Conceived by master craftsmen who valued quality and simplicity, the shaker style kitchen has endured for centuries. While in some ways its modern-day adherents have remained true to its original ethos, in others they have bent the rules and provided it with a shot of life.
Shaker style kitchens take their name from the Shakers, a religious group formed in England in the 1700s. An off shoot of the Quakers, most members of the group migrated to the US shortly after establishment and found a home in New England on the US East Coast.
Believers in the second coming of Christ, the Shakers championed the importance of peace and valued a simple lifestyle. Among other things they also became famous for their handcrafted shaker furniture and in particular their cupboards. Though there are now only few Shakers left alive, the popularity of ‘Shaker style’ has only increased. The Shaker style kitchen is famous the world over.
What is a shaker style kitchen?
To the Shakers excessive ornamentation and decoration were considered pretentious and deceitful, so their designs were simple; even minimalist.
In no way does that mean that Shaker furniture was ever of a low quality. On the contrary, the Shakers were master craftsmen who saw their work as a testament to God. Timeless, simple, repetitive, and versatile, it is of the highest quality.
Never fancy, the Shaker style kitchen features timber cabinets and shaker kitchen doors with recessed panels, along with simple hardware. Though they were known to sometimes use stain or paint on Shaker cabinets, this only involved light finishes.
Development of the Shaker style kitchen
For many years, the only people likely to ever come across Shaker furniture were Shakers themselves. Then, in the 1860s, it started to broaden its appeal. They started to produce long-backed, woven seating chairs for wider public sale.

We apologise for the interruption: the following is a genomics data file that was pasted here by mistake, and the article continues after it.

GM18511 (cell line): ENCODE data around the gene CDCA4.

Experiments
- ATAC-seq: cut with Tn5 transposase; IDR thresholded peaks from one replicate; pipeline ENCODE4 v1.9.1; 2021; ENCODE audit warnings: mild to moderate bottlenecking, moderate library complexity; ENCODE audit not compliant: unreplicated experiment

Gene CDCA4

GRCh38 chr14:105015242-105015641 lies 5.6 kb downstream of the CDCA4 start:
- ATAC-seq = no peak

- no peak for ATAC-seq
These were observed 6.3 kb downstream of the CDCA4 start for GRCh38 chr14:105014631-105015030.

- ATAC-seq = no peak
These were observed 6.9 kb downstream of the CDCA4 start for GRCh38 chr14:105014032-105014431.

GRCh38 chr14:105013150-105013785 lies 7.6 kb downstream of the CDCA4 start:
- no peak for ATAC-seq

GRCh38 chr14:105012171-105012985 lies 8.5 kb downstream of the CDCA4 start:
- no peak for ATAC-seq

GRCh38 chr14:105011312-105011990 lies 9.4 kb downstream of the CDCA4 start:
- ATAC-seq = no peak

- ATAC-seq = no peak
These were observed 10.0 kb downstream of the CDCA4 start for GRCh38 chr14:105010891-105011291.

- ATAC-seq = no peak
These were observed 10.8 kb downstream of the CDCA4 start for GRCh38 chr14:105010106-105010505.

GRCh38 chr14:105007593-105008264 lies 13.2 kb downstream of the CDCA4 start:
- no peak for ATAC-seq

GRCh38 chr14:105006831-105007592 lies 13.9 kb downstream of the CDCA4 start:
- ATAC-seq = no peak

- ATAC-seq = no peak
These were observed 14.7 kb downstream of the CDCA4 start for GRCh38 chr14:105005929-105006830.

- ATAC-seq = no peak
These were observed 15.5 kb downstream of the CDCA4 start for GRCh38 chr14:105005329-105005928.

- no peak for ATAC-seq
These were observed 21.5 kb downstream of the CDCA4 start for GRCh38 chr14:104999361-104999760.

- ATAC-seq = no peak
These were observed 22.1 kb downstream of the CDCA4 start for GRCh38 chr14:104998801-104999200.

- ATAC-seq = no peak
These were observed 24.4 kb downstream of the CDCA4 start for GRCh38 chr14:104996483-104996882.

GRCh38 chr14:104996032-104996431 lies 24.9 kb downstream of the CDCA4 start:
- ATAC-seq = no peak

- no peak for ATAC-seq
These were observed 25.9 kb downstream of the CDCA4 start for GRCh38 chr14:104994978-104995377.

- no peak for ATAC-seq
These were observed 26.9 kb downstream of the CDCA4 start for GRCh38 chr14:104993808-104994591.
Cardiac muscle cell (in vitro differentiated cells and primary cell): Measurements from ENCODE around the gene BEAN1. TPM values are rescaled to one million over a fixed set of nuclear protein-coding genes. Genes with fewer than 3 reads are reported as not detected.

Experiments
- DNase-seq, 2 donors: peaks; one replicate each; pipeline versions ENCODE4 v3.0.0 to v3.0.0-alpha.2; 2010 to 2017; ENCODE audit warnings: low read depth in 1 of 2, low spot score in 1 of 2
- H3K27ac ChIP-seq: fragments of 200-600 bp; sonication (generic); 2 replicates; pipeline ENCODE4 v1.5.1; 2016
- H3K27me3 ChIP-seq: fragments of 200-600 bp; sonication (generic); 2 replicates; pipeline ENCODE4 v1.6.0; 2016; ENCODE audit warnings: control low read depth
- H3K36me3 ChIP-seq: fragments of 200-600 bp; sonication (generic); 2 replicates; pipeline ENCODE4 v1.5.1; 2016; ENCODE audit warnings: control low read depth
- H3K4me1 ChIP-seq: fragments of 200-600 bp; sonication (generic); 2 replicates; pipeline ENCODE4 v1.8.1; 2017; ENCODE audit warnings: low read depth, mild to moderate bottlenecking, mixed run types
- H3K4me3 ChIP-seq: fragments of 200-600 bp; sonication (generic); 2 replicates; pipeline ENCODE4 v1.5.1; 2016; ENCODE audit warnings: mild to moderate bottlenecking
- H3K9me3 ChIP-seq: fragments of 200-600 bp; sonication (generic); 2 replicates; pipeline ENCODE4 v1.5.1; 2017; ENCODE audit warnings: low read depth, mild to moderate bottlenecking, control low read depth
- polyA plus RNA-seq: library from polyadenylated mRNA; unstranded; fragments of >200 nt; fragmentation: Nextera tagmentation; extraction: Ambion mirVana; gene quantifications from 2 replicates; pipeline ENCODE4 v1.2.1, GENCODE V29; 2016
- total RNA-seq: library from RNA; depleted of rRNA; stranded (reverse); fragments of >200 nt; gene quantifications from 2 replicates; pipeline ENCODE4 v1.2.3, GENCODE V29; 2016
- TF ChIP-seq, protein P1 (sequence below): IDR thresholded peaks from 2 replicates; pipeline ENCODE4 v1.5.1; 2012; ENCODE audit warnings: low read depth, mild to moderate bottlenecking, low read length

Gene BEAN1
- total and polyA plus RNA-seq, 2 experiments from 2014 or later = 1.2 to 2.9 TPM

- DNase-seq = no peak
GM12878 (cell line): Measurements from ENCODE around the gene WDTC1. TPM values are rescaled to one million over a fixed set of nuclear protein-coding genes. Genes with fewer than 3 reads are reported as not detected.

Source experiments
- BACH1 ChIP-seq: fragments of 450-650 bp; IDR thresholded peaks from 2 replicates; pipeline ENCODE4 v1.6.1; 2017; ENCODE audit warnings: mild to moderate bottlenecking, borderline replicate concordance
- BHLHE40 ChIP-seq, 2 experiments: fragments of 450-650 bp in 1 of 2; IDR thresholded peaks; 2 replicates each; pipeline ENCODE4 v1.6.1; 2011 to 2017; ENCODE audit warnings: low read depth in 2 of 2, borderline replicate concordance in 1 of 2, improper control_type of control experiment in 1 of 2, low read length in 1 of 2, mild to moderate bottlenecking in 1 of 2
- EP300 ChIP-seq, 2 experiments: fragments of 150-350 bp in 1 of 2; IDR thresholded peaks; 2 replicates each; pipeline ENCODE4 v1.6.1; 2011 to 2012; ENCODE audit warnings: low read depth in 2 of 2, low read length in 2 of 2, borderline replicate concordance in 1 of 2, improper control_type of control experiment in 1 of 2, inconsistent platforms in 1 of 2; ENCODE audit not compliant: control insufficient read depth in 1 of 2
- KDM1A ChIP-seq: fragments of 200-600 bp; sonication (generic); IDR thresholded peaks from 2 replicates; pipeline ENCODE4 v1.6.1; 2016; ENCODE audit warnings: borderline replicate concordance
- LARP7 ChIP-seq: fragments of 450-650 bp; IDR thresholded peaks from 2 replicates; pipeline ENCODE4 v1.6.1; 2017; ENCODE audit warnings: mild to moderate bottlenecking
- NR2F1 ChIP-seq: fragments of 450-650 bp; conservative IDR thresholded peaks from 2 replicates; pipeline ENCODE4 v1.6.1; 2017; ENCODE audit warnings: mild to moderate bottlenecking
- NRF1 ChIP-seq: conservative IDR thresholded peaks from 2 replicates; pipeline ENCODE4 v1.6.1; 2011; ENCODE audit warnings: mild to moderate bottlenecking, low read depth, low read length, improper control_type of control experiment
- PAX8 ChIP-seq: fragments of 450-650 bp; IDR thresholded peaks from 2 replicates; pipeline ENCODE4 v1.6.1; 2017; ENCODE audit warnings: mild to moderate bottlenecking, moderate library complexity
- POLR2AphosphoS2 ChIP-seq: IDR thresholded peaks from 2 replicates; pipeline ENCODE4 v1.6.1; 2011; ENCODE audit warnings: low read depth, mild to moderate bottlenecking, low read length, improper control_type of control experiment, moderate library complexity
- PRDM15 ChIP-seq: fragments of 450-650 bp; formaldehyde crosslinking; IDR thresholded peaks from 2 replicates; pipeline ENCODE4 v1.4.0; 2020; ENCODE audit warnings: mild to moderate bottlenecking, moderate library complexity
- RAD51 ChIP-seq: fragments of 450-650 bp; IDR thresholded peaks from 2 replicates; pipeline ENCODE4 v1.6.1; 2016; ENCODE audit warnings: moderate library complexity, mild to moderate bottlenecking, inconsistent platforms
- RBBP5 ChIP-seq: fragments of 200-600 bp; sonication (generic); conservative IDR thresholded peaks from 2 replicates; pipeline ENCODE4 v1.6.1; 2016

Today, the Shaker style kitchen is recognised as a quintessential American aesthetic. In large part, the breadth of its popularity comes down to its versatility. It is suitable for everything from Scandi or coastal, to modern, contemporary or the more traditional Hamptons or provincial styles.
To what degree the strict edict of simplicity is followed is a matter for the individual. While some may choose the traditional timber hardware, others use silver, gold or brass for tapware and Shaker kitchen handles. And while, Shakers traditionally worked with pine, maple, and cherry wood, today many opt for more sustainable timbers like oak and birchwood. Others still choose shaker furniture made from artificial materials like Machine Grade Moisture Resistant EO MDF.
Contemporary Shaker style kitchens are also often more ornate and colourful than their traditional counterparts. Elements like fluted columns, corbels and Hampton style kitchen handles are not uncommon and Shaker cabinets and Shaker kitchen doors are sometimes vinyl wrapped and painted in the colour of choice. Deep blues and rich greens are examples. As is the white Shaker kitchen, the grey Shaker kitchen, or kitchens that incorporate darker colours like black and navy blue.